People's Tribunal on Paanama Land Grabbing will be held on 03rd October 2014

WYSIWYG editor

Tuesday, September 9, 2014

Four Peruvian tribal leaders have been killed on their way to a meeting to discuss ways to stop illegal logging.


The men from the Ashaninka community were attempting to travel to Brazil when they were murdered,
Campaigners say the men had received several death threats from illegal loggers, who are suspected of being behind the killings.
Correspondents say indigenous people have felt under increasing threat from deforestation in recent years.
The men included the outspoken anti-logging activist Edwin Chota.
Mr Chota and three others were killed near Saweto on the border with Brazil, Peruvian officials said.
Officials said that they are believed to have been killed over a week ago as they attempted to travel to a meeting in Brazil.
A 2012 World Bank report estimates that 80% of Peruvian timber export stems from illegal logging.
Under threat Professor David Salisbury from the University of Richmond knew Mr Chota for several years, and said that he was targeted because he "threatened to upset the status quo".
"The illegal loggers are on record for wanting Edwin dead," he told the Associated Press.
Mr Chota had campaigned against illegal logging for at least six years and written hundreds of letters to officials on the topic.
The BBC's Wyre Davies says indigenous peoples such as the Ashaninka have seen their numbers dwindle and their lands come under threat from development.
Recent footage of previously uncontacted Amazon tribes wandering into settled areas has raised fears that they are being forced out of their lands.

Source from: BBC news 09th Sep 2014

Tuesday, May 18, 2010

31,000 people affected by floods

Four persons have been killed and around 31,000 people affected due to floods and torrential rains during the last few days, the Disaster Management Centre said yesterday.

Assistant Director of the Disaster Management Centre Prdeep Kodippili said the rains have affected 8,268 families in the Kalutara, Colombo and Gampaha districts.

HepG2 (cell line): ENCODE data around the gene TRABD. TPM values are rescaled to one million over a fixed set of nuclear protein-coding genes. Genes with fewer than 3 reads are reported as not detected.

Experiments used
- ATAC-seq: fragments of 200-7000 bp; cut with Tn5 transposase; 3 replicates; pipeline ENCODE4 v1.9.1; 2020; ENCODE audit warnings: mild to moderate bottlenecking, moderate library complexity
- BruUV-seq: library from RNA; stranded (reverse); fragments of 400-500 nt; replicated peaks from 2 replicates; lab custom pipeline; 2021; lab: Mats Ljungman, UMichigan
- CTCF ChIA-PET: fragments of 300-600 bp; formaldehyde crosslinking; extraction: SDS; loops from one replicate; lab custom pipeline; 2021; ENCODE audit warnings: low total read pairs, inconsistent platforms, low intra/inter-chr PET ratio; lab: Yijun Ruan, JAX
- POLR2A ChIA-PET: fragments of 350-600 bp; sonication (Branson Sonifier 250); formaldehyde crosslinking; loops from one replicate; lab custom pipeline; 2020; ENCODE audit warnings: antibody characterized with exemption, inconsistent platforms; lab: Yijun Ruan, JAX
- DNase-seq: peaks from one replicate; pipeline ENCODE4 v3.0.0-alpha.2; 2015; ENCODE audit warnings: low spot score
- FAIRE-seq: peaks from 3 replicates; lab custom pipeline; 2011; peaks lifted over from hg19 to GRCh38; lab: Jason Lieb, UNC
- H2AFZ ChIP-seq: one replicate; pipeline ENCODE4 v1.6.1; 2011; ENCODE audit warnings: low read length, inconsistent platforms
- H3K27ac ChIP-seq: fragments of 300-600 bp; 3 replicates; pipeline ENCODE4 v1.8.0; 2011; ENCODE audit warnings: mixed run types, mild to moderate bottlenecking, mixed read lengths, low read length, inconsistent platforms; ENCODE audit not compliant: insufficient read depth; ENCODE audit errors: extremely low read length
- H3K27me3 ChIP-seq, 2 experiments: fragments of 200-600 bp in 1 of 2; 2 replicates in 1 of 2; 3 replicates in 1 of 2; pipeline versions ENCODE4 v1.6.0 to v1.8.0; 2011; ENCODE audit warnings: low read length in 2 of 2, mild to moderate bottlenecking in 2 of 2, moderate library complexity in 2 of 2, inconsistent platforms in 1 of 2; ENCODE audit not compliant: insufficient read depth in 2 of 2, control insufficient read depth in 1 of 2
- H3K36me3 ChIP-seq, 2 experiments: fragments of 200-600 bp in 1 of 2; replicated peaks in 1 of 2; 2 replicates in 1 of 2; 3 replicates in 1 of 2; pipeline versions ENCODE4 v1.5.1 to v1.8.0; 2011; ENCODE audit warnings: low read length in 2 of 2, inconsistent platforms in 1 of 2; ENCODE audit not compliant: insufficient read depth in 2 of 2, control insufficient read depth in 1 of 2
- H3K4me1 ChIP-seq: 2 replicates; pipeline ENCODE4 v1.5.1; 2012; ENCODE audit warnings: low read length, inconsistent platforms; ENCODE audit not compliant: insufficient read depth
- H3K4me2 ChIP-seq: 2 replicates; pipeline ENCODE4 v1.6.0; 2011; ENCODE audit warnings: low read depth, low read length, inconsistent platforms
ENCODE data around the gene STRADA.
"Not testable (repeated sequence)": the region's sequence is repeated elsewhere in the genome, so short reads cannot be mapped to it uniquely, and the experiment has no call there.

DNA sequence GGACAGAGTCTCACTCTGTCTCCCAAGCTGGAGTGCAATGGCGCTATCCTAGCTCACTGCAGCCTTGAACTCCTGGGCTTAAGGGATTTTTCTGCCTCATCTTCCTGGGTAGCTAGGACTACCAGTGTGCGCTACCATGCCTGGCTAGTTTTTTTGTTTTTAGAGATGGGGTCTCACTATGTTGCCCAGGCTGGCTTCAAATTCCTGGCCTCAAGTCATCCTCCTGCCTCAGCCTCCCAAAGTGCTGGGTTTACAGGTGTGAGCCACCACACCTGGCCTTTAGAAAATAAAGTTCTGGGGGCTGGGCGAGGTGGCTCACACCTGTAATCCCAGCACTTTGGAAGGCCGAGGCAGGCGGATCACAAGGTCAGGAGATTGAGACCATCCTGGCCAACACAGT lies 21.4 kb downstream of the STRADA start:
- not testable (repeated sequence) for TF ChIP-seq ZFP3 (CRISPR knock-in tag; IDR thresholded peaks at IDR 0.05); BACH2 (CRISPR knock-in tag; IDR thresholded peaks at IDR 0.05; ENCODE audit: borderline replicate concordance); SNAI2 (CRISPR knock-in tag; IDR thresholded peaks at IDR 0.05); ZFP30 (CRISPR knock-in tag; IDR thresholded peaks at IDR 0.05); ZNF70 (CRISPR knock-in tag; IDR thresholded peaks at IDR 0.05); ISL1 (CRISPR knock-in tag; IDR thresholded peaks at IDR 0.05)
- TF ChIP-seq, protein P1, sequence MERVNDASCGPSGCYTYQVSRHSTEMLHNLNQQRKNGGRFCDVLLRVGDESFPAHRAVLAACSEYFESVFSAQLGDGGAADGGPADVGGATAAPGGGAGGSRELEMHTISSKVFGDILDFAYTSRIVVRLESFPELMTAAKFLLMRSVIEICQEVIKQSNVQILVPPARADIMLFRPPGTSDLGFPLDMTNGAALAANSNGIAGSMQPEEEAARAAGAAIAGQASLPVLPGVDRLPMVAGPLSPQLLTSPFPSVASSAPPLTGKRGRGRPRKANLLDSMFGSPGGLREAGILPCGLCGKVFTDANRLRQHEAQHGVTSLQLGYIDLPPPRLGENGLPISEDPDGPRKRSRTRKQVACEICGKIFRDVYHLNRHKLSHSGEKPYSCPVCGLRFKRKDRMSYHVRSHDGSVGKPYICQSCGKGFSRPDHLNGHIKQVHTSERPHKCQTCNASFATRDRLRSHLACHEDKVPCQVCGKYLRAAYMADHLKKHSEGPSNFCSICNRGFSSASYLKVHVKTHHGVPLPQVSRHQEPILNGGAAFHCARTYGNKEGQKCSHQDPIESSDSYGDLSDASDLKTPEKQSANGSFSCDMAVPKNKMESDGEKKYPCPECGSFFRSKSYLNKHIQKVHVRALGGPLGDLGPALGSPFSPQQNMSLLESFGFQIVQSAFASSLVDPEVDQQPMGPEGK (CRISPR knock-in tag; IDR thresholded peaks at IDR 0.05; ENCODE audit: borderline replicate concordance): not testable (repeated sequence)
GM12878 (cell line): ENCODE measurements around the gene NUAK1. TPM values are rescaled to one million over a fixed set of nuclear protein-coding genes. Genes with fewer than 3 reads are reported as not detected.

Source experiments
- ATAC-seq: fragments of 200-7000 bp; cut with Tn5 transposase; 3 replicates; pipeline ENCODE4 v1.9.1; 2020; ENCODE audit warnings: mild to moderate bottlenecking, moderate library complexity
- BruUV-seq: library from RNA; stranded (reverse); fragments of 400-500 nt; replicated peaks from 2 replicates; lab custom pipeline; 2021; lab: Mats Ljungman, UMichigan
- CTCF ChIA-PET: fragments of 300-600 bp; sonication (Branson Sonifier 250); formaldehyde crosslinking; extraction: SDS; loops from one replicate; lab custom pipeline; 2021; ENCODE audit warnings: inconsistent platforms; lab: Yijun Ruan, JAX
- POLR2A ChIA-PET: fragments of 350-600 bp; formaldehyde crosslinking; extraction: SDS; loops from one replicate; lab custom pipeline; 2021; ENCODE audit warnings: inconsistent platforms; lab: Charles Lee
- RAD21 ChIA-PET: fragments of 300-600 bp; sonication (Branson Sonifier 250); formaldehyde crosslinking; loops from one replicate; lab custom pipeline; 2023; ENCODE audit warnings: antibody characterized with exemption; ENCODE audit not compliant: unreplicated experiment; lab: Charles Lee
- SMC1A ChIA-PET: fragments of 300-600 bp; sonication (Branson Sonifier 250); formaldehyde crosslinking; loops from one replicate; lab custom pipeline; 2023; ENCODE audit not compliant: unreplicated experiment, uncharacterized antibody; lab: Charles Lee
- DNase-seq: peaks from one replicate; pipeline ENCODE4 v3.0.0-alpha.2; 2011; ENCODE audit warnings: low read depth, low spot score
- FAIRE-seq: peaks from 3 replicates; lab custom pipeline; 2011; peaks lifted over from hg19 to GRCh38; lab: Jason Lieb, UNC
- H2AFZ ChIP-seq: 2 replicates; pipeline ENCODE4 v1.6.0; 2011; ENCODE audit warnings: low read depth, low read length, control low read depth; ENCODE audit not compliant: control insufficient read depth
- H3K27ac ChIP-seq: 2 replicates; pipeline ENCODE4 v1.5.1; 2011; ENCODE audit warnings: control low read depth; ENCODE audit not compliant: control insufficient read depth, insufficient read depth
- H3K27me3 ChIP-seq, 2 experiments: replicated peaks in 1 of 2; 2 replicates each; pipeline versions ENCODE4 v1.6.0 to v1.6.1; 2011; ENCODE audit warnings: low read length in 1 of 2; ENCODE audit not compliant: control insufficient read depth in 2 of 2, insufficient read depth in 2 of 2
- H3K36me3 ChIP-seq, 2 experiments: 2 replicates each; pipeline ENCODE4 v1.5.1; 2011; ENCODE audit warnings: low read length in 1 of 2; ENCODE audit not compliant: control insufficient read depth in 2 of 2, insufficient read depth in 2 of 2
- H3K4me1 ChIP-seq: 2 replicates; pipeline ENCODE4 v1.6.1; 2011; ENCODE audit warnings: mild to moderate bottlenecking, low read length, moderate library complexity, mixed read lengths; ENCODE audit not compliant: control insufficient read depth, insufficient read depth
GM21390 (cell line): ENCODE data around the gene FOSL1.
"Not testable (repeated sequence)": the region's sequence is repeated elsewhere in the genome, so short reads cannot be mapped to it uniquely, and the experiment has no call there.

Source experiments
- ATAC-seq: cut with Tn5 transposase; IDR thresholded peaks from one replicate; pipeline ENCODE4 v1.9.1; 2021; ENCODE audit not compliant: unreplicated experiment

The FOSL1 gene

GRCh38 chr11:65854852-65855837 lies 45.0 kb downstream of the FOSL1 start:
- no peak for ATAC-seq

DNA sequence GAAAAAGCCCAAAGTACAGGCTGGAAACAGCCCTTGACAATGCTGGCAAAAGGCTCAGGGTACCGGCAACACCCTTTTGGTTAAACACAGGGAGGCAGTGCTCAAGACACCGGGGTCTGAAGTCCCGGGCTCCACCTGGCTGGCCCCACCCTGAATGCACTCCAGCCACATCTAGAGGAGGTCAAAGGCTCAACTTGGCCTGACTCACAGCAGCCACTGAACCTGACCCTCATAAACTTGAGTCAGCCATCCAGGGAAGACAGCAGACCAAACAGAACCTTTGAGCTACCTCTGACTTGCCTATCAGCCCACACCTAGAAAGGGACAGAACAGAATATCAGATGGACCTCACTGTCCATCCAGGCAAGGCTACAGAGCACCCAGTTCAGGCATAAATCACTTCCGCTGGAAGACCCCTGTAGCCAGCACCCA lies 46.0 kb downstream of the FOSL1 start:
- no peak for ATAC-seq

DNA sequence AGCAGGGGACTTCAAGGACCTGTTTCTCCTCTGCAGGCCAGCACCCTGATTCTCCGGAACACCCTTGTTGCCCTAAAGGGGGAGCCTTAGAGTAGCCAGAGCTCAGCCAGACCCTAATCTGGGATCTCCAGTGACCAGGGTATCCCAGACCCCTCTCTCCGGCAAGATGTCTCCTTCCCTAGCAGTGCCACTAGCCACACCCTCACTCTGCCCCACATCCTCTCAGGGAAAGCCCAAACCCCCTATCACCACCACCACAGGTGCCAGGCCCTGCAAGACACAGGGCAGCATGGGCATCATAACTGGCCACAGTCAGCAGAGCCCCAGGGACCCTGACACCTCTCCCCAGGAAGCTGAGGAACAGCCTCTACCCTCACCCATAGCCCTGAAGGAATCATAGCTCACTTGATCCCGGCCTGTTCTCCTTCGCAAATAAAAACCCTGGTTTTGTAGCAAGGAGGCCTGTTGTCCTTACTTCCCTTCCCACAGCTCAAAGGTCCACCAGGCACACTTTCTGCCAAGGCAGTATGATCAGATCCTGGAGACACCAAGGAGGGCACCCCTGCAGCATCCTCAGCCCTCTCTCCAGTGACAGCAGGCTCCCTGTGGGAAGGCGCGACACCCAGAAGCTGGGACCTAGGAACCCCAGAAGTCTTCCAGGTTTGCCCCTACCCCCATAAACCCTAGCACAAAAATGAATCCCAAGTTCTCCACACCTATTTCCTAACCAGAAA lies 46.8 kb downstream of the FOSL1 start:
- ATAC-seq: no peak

Out of them 4,160 families are in the Gampaha district, 4,000 families in the Colombo district and 108 families in the Kalutara district. Two farmers in Embilipitiya, Sevanagala had died due to lightning on Saturday while lightning also struck a woman in Elpitiya while plucking tea leaves. One person from Mahagastenne, Nuwara Eliya too had died due to lightning on Friday.

Disaster Management Coordinator of the Gampaha district Ajith Nishantha said 3,600 families in Wattala, 30 families in Biyagama, 102 families in Mahara, 200 families in Negombo and 220 families in Katana have been badly affected by floods.

He said in these areas most of the houses were under water for the last two days. In Wattala due to 14 houses going completely under water the families were stationed at a welfare centre in Wattala, Kerawalapitiya, he said.

He said cooked food was supplied to the affected families through the Divisional Secretaries in the Gampaha district. Colombo District Disaster Management Coordinator H.KC.L. Pathirana said the flood waters inside houses in Nawagampura, Bloemendhal, Grandpass and Maligawatte have subsided yesterday.

In Rajagiriya, Buthgama there were about 15 houses under water. Those families were staying at Rajagiriya Sudarshanarama Temple, he said. He said that providing cooked food for the affected families was being continued.

In the Kalutara district though the number of families affected was 108 there was fear the number might increase since heavy rains continued to lash the area, Disaster Management Coordinator Major Sanjeewa Samaranayake said.

More rain, thunder and lightning

The Meteorology Department said the country was going through a pre-monsoon phase with the monsoon proper or South-West monsoon expected to break this week.

Therefore, more rains accompanied with strong winds, thunder and lightning could be expected to continue for the next few days as well.

A rainfall of 59 mm was recorded from Ratmalana according to the Disaster Management Centre. The Met Department has warned the public to be vigilant against thunder and lightning as their electrical appliances could be damaged.